A historic neighborhood

Milwaukee is historic city. Every neighborhood has a rich history and ties going back over a hundred years. Halyard Park, the new home of Dead Bird, is no different. At the turn of the twentieth century the neighborhood was part of the Bronzeville district. With the original German founders moving out to the new areas north and west, Halyard park was dynamically changing. An influx of African Americans and Eastern European immigrants brought new life to the district.

W Walnut ca. 1900, 1910, and 1920

By 1930 the Halyard Park neighborhood was a rich business area, with multiple business within a few blocks of where we will be located. The area boasted such staples Radio Chicken Shack and Willie Jones Billiards, as well as a dentist, law firm, and a doctors office ran by Malcolm King. Further down the block a soft drink parlor, druggist, butcher and plumber could be found. By the 1950’s dozens of African American, Jewish, and Slavic businesses were thriving up and down West Walnut Street between 3rd and 11th. Bronzeville night clubs saw the likes of Duke Ellington, Muddy Waters, and Little Richard. The famed Voice of the Brewers, Bob Uecker grew up two blocks away from our future taproom. The building of the I-43 corridor in the 1960’s cut through the neighborhood and scatted much of the business and people living in the ares. Over 8,000 homes were lost as well as many of the business on Walnut.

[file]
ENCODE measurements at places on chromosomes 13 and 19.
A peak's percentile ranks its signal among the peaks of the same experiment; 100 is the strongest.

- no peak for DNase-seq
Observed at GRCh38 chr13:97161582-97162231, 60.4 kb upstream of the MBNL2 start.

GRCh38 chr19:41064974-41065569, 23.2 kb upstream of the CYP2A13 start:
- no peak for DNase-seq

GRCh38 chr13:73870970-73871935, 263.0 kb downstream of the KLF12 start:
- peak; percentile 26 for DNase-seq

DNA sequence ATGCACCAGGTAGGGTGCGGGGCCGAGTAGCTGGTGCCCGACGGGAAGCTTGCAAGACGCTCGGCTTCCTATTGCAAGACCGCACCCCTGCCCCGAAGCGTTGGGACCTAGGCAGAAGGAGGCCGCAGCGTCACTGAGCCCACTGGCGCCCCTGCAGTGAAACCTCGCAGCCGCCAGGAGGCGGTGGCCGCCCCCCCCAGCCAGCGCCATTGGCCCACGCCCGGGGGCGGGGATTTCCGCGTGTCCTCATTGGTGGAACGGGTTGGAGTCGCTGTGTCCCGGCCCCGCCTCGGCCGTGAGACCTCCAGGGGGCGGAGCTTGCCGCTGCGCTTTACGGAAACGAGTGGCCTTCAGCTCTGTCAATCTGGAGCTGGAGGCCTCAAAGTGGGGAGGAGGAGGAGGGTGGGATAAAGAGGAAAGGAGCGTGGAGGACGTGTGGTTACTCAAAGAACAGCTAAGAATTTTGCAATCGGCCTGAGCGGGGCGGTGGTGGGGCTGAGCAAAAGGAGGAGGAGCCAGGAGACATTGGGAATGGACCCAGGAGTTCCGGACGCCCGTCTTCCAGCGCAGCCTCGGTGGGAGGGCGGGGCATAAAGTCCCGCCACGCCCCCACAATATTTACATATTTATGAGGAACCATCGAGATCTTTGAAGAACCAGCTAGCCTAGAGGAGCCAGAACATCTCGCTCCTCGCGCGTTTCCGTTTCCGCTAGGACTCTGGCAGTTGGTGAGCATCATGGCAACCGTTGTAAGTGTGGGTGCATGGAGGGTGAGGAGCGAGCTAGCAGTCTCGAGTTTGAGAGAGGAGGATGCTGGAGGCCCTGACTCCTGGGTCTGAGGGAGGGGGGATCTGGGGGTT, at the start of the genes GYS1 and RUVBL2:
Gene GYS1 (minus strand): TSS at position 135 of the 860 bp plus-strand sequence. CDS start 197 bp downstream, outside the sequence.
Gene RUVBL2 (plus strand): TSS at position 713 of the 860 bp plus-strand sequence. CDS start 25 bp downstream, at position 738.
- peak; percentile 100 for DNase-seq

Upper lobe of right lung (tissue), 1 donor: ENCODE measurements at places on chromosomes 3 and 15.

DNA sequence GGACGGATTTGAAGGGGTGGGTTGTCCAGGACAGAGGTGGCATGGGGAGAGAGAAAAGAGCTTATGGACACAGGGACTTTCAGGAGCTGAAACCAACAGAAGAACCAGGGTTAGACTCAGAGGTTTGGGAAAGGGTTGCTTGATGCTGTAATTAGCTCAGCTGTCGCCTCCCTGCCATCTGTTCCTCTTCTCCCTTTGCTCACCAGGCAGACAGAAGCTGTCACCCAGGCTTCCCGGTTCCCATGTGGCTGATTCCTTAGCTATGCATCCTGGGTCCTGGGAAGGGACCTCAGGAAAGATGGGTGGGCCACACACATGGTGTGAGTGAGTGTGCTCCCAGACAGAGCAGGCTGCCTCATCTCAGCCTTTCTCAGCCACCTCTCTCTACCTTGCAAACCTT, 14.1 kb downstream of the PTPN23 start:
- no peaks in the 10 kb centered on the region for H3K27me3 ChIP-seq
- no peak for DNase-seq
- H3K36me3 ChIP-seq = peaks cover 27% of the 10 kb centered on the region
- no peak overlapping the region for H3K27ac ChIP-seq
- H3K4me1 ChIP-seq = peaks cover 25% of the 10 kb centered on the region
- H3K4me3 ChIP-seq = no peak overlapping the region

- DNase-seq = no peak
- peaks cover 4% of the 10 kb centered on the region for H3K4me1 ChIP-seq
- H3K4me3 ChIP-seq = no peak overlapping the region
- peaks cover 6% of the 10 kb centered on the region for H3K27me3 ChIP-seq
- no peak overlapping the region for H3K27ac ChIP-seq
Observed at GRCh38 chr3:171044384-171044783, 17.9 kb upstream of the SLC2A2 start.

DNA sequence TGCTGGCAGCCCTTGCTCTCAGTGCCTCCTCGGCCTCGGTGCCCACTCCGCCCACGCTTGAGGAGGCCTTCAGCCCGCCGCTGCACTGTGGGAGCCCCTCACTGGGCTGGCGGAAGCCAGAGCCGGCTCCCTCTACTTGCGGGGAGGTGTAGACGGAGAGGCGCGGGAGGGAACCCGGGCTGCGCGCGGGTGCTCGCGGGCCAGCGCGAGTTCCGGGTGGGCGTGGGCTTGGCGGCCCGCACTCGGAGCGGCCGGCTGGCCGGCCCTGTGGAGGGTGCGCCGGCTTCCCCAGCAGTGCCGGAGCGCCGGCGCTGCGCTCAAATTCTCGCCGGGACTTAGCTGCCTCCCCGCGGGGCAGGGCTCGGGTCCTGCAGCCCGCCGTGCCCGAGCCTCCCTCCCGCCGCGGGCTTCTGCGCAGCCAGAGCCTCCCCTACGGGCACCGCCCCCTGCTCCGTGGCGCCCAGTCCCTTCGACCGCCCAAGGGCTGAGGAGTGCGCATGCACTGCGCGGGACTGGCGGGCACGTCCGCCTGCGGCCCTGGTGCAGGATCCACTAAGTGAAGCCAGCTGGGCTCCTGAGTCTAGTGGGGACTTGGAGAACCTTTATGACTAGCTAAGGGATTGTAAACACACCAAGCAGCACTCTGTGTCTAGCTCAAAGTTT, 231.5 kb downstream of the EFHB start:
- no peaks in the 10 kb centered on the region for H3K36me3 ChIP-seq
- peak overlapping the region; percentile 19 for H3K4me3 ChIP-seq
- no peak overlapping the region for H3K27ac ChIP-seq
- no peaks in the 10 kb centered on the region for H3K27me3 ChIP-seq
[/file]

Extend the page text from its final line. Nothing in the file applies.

West Walnut ca. 1950

The 1990’s brought the beginning of revitalization to the area in the form of the Bronzeville Cultural and Entertainment District. New apartments have been going up and the opening of the American Black Holocaust Museum garnered nation attention this past summer. We are excited to part of a new chapter in Halyard Park. Look for our Halyard Park Pilsner this upcoming spring as well as a other rotating beers connected to the rich history of our new home.

Nick Kocis